ICANN Pressed to Reform Outdated WHOIS Policy
Page 1 of 1
In an attempt to reform outdated policies governing the use of a registrar's WHOIS database, Tucows Inc. of Canada is spearheading an effort to force the Internet Corporate for Assigned Names and Numbers (ICANN) to protect domain name registrants, which must publicly disclose critical private information.
Presently, anyone registering domain names must disclose key personal information such as name, postal address, e-mail address, voice telephone number, and (where available) fax number into a registrar's WHOIS database. And in order to remain accredited by ICANN, this information must be accurate and publicly accessible to anyone seeking information about a domain name registrant. The policy dates back to the Internet's infancy when Network Solutions Inc., now a part of Verisign Inc., was the government-sanctioned monopoly administering all domain names.
But while public access to the registrar WHOIS databases is a boon for companies offering services to domain holders (i.e. hosting, applications management, etc.), it clearly opens the door for misuse of the information. Such was the charge by Register.com, who has sued Verio Inc., for allegedly spamming its customers. Verio has vehemently denied those charges.
But while Register.com goes after abusers individually on a case-by-case basis, Tucows is taking a public policy approach, lobbying for reforms to the outdated rules. In a letter to the ICANN board as well as the general public, Tucows is proposing "to change the accreditation agreement so that there is a positive burden on name-holders to elect to have their names and personal information available for marketing efforts."
ICANN board officials had no immediate comment.
Support rains down elsewhere
Timothy Denton, a legal consultant to Tucows, explained the existing provision in the registrar accreditation agreement that requires registrars provide bulk access was drafted when NSI was a monopoly and ICANN wanted to prevent it from having exclusive control of domain registrant data.
"People do not want to have their data used in such a way that they are the recipient of unwanted mass-marketing from third parties they haven't contracted with. We want to make sure that people dealing with domain name registrars are confident that their personal information is being stored, handled, and dealt with appropriately," Denton said.
Surely, registrars such as Tucows, Bulkregister.com and Register.com may also have their own economic motives. If registrars had the ability to preserve their customer databases, they themselves can then upsell services, thereby pushing into additional revenue streams and higher margin businesses.
Indeed, Register.com, based in Manhattan, contends that companies in every other industry except domain name registration has the ability to preserve their own customer lists. However, Register.com officials say it isn't that simple.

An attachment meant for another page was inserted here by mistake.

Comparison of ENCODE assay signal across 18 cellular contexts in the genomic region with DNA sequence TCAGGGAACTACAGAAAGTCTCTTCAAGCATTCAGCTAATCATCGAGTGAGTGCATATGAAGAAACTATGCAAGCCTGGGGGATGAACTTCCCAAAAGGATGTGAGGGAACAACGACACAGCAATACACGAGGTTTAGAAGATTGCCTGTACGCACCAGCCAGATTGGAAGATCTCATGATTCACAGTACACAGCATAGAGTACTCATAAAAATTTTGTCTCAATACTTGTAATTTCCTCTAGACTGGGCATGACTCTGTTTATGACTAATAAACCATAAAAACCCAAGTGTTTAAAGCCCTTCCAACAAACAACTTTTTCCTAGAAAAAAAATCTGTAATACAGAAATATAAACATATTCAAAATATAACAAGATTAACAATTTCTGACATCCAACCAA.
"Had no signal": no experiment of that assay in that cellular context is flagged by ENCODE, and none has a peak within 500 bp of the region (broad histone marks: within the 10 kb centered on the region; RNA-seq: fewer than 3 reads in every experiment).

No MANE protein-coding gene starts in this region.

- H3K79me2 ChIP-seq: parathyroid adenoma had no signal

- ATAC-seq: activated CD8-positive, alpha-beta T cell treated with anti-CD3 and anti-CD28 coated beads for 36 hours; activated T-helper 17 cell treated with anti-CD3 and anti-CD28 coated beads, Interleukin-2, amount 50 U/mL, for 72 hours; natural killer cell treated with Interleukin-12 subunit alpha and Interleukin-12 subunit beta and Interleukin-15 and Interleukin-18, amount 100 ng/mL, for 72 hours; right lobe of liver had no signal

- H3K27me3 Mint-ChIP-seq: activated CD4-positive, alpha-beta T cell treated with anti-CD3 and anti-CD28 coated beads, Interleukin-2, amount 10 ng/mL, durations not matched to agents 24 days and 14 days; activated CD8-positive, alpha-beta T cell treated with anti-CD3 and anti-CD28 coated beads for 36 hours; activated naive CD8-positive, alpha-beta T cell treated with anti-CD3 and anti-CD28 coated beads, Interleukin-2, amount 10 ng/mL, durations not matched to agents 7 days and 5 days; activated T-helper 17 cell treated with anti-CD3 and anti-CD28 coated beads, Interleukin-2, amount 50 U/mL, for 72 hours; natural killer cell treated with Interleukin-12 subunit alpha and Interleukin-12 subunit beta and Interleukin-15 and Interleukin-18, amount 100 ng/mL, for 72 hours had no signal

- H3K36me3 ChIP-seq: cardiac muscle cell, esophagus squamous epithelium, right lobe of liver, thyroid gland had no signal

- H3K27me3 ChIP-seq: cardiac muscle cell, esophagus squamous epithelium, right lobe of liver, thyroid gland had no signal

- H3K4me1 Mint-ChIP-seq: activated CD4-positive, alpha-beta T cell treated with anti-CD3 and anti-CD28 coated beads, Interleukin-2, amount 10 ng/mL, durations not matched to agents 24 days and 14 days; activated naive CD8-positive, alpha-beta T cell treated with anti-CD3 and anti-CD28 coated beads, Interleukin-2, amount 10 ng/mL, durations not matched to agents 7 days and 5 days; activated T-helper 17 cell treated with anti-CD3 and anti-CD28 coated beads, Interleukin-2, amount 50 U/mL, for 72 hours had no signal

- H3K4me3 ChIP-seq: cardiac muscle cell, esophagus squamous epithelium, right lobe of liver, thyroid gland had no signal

"For us to say 'we're just doing it for selfish purposes' isn't accurate," said David Hirschler, VP of global marketing at Register.com.
"The public access of WHOIS was done to help the intellectual property community...it's been misused quite a bit. Anything that could help our customers is something we would support. The most paramount concern we have is the security, privacy and service of our customers. Any misuse that would compromise that is something we're very much against."
Tucow's proposal must be vetted by the Names Council of ICANN's Domain Name Supporting Organization and ultimately approved by the ICANN board. Paul Kane, chair of the Names Council's Who-Is committee, welcomed Tucows' initiative as "the start of an important ongoing evaluation period" that is in line with the strong data-protection movement in Europe.
Kane said the committee will be soliciting comments from Internet users on a number of changes to who-is data policies. Besides proposals to restrict bulk access, the committee will be asking for feedback on a proposal to allow registrants to prevent the publication of their phone and fax numbers in who-is look-ups.
And privacy advocates declared the reforms long overdue but warn of the down side of such policies.
"I say, implement it yesterday. Clearly it's the right thing to do. Even if cutting off bulk access doesn't make a measurable difference in junk mail or solicitations, it's fundamentally wrong to have made that data available given the terms under which it was collected in the first place," said Lauren Weinstein, moderator of the Privacy Forum and co-founder of the People for Internet Responsibility.
But Weinstein said he opposes the notion of limiting who-is look-ups by individuals or allowing registrants to withold telephone contact information. "In tracking down privacy, spam or network problems, when things go wrong, you've got to be able to call someone. You can't always rely on email. So, what are you going to do, send them a letter?"
Still, Ray Everett-Church, a member of the board of the Coalition Against Unsolicited Commercial Email (CAUCE), said the proposed change in ICANN's bulk access policy won't stop spammers who harvest e-mails from WHOIS data using autormated tools without the approval of registrars.
"As long as that information is available in some form, somebody will probably find a means to abuse the policy. But it's one thing to fight abusers, but it's another thing to have a mandate to have this data sold in bulk to anybody with a capability of writing a check."